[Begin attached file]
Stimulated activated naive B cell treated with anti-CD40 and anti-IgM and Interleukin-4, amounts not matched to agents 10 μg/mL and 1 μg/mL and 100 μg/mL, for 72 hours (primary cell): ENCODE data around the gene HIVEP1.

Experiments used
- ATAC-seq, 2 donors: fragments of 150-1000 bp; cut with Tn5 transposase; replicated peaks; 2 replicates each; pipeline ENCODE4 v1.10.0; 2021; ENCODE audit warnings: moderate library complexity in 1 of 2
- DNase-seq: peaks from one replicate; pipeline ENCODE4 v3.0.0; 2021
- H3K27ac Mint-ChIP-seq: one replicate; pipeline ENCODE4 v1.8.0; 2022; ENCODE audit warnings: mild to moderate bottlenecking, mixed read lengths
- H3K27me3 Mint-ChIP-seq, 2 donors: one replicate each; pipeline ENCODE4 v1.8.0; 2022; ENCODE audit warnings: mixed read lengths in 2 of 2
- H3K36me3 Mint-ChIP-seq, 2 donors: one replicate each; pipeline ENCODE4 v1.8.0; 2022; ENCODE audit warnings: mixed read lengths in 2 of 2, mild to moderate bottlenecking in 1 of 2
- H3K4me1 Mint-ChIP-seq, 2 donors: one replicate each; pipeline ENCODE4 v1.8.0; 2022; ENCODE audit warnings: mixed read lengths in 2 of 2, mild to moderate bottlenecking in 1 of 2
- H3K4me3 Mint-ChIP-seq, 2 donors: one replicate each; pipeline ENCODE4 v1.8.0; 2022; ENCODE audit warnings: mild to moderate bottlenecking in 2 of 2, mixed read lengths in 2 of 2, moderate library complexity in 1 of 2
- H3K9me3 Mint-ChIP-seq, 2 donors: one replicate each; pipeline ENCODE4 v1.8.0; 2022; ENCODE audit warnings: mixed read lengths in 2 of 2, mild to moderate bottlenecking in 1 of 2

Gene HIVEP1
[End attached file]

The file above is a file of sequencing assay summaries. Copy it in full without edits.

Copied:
Stimulated activated naive B cell treated with anti-CD40 and anti-IgM and Interleukin-4, amounts not matched to agents 10 μg/mL and 1 μg/mL and 100 μg/mL, for 72 hours (primary cell): ENCODE data around the gene HIVEP1.

Experiments used
- ATAC-seq, 2 donors: fragments of 150-1000 bp; cut with Tn5 transposase; replicated peaks; 2 replicates each; pipeline ENCODE4 v1.10.0; 2021; ENCODE audit warnings: moderate library complexity in 1 of 2
- DNase-seq: peaks from one replicate; pipeline ENCODE4 v3.0.0; 2021
- H3K27ac Mint-ChIP-seq: one replicate; pipeline ENCODE4 v1.8.0; 2022; ENCODE audit warnings: mild to moderate bottlenecking, mixed read lengths
- H3K27me3 Mint-ChIP-seq, 2 donors: one replicate each; pipeline ENCODE4 v1.8.0; 2022; ENCODE audit warnings: mixed read lengths in 2 of 2
- H3K36me3 Mint-ChIP-seq, 2 donors: one replicate each; pipeline ENCODE4 v1.8.0; 2022; ENCODE audit warnings: mixed read lengths in 2 of 2, mild to moderate bottlenecking in 1 of 2
- H3K4me1 Mint-ChIP-seq, 2 donors: one replicate each; pipeline ENCODE4 v1.8.0; 2022; ENCODE audit warnings: mixed read lengths in 2 of 2, mild to moderate bottlenecking in 1 of 2
- H3K4me3 Mint-ChIP-seq, 2 donors: one replicate each; pipeline ENCODE4 v1.8.0; 2022; ENCODE audit warnings: mild to moderate bottlenecking in 2 of 2, mixed read lengths in 2 of 2, moderate library complexity in 1 of 2
- H3K9me3 Mint-ChIP-seq, 2 donors: one replicate each; pipeline ENCODE4 v1.8.0; 2022; ENCODE audit warnings: mixed read lengths in 2 of 2, mild to moderate bottlenecking in 1 of 2

Gene HIVEP1